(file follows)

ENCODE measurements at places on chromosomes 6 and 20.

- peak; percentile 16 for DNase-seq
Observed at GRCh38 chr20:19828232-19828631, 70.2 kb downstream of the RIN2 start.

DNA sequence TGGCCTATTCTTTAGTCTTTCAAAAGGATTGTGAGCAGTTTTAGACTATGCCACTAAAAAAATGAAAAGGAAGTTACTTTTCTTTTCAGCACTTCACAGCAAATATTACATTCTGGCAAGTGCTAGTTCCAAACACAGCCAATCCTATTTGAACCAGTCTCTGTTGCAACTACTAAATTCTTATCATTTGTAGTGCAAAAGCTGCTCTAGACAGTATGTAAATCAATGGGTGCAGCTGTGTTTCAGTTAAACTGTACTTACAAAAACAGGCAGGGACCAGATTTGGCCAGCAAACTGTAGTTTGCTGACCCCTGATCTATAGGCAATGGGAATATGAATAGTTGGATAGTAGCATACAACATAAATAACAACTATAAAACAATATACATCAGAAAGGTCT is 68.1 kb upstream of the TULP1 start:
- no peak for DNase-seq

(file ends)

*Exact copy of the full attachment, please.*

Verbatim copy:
ENCODE measurements at places on chromosomes 6 and 20.

- peak; percentile 16 for DNase-seq
Observed at GRCh38 chr20:19828232-19828631, 70.2 kb downstream of the RIN2 start.

DNA sequence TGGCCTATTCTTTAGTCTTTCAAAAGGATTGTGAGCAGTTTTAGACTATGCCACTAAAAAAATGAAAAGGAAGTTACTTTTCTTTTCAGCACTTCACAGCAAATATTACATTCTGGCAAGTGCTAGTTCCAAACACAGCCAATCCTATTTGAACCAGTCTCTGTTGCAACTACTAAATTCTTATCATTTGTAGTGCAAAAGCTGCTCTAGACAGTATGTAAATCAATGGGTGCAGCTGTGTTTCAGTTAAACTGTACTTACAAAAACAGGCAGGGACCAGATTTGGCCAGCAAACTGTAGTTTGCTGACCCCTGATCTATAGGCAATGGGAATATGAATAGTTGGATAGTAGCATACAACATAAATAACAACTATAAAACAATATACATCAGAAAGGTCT is 68.1 kb upstream of the TULP1 start:
- no peak for DNase-seq